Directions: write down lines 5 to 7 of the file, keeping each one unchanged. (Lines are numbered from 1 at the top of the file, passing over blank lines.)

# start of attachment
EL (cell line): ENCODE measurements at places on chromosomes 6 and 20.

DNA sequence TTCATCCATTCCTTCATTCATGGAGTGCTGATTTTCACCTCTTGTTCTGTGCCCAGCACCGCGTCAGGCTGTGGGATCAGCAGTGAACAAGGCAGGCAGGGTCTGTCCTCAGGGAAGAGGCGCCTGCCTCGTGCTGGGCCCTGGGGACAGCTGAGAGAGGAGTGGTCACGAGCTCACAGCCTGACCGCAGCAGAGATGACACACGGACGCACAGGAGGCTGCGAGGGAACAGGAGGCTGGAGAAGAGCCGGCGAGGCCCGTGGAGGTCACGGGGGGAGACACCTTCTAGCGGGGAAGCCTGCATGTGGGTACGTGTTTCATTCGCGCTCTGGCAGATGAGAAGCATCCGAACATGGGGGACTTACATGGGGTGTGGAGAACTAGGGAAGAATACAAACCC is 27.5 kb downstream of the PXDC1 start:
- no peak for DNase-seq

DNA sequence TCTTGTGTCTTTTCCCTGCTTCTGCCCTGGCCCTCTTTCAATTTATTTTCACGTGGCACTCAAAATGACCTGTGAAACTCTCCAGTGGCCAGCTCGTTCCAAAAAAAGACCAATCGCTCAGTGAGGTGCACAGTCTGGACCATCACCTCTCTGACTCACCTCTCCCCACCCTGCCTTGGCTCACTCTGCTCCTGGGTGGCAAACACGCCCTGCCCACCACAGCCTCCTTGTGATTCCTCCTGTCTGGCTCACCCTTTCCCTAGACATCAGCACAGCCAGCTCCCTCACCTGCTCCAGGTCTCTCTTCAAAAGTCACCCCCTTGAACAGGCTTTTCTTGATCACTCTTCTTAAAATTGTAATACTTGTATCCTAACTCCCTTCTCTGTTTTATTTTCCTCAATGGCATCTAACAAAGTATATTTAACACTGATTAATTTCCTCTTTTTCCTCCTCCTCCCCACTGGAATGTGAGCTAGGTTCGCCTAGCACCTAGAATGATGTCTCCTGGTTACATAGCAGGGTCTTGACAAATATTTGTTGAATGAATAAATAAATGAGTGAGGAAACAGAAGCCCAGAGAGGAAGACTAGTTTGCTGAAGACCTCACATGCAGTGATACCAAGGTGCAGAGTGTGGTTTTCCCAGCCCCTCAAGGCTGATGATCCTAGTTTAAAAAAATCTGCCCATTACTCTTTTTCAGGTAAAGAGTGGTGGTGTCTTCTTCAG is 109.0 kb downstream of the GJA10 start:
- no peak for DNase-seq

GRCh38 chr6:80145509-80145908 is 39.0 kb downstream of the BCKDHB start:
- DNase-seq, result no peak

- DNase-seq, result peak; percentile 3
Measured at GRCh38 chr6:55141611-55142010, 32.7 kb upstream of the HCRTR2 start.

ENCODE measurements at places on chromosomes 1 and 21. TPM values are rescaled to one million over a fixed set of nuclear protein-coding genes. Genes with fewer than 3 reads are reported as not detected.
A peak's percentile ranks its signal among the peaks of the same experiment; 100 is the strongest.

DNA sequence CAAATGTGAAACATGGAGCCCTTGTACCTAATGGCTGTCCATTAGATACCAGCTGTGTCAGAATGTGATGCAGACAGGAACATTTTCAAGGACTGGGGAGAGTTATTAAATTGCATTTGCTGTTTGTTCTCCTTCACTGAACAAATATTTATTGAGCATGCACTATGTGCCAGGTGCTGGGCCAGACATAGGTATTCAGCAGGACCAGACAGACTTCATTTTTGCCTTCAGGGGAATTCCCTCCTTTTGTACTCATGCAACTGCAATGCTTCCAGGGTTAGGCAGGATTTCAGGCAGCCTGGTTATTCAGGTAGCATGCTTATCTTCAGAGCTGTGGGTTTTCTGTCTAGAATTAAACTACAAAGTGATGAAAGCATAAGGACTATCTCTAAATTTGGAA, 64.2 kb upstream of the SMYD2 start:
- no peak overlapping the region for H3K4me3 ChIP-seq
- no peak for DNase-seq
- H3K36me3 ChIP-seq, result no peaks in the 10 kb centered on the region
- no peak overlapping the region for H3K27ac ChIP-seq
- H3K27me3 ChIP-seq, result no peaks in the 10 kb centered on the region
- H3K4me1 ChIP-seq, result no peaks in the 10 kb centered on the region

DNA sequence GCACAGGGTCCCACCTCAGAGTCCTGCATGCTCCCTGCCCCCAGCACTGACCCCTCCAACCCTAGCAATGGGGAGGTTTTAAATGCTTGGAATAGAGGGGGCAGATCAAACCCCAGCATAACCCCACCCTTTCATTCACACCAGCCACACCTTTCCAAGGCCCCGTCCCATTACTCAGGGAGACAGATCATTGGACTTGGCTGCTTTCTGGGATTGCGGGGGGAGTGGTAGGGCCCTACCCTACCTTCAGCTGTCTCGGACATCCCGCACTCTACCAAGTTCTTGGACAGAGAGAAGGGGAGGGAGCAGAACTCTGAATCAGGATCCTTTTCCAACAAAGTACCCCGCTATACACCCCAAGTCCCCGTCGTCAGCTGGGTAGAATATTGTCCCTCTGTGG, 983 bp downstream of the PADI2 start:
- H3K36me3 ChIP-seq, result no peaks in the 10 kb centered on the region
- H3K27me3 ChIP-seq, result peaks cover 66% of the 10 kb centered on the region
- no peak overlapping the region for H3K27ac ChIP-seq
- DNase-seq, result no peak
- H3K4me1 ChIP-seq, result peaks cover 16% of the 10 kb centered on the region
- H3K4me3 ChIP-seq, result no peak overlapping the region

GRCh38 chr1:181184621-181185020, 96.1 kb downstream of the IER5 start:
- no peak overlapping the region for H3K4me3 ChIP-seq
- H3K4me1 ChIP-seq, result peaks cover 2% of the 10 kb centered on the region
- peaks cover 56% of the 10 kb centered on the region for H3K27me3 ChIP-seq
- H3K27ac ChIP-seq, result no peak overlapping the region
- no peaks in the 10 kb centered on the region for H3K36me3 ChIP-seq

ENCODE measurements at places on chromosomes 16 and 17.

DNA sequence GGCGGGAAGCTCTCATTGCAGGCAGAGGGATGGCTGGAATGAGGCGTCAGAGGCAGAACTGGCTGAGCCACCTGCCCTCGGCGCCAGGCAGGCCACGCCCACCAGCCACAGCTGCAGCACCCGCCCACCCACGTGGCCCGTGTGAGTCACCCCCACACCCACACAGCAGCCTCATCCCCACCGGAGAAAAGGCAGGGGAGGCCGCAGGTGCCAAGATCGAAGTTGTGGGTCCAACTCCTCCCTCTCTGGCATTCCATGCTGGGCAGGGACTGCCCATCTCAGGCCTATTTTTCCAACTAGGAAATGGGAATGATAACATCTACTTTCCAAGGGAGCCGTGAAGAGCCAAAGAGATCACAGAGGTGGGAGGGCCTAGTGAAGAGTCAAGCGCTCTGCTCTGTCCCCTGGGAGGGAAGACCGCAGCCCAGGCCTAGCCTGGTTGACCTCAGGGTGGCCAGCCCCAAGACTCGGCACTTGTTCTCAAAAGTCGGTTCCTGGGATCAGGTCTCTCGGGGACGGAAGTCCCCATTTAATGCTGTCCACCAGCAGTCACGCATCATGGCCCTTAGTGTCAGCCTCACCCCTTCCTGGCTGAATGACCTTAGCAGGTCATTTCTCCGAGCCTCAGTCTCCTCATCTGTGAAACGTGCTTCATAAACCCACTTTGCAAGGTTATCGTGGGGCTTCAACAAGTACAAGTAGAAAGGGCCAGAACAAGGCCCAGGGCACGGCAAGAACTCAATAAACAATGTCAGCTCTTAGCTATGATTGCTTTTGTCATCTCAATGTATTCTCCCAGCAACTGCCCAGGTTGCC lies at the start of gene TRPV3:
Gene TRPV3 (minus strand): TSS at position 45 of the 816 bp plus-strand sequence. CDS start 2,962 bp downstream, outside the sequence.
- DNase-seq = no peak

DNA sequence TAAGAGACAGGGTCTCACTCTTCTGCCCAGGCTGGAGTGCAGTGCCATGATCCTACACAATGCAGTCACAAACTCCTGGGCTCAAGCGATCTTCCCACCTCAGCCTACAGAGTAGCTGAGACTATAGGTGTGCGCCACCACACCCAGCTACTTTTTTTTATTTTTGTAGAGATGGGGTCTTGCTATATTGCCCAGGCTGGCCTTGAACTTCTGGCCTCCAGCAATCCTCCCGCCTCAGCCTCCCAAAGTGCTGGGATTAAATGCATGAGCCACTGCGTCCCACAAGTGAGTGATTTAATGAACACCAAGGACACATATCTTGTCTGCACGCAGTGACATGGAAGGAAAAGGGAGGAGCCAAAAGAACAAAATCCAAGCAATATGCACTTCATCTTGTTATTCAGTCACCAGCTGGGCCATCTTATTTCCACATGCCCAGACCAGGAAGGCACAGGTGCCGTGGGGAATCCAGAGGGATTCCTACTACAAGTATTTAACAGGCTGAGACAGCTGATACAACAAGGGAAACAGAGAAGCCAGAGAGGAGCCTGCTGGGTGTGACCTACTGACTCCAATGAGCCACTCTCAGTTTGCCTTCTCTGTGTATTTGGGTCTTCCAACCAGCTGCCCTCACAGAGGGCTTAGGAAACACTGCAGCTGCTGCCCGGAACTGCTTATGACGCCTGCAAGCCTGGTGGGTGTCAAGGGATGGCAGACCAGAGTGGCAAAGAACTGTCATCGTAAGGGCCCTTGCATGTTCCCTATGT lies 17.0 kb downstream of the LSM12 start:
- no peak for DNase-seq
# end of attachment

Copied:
- no peak for DNase-seq

GRCh38 chr6:80145509-80145908 is 39.0 kb downstream of the BCKDHB start:
- DNase-seq, result no peak